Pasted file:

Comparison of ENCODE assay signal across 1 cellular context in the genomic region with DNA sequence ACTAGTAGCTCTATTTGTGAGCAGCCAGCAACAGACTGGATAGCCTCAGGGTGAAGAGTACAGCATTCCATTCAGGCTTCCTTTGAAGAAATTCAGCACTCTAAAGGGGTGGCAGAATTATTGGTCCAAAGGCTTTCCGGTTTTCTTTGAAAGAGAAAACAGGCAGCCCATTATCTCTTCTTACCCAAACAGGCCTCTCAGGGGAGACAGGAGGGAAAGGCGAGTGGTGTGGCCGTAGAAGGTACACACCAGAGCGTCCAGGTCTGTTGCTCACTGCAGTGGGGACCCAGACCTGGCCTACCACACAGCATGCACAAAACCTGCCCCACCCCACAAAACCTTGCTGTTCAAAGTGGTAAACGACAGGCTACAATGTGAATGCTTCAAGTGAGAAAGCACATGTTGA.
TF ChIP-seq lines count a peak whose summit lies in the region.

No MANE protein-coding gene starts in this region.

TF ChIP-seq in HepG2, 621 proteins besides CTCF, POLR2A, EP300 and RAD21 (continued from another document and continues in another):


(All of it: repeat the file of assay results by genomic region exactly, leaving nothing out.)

Comparison of ENCODE assay signal across 1 cellular context in the genomic region with DNA sequence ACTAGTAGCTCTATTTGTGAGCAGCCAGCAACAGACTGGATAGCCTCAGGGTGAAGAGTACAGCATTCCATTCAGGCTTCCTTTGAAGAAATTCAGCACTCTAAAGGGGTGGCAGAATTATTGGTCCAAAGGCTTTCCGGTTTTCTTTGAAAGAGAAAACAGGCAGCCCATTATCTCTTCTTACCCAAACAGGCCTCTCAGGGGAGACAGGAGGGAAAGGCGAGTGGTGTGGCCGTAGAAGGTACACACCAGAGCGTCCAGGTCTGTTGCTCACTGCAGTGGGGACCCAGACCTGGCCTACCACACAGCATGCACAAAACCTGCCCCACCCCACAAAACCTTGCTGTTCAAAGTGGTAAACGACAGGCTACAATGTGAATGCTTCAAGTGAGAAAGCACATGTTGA.
TF ChIP-seq lines count a peak whose summit lies in the region.

No MANE protein-coding gene starts in this region.

TF ChIP-seq in HepG2, 621 proteins besides CTCF, POLR2A, EP300 and RAD21 (continued from another document and continues in another):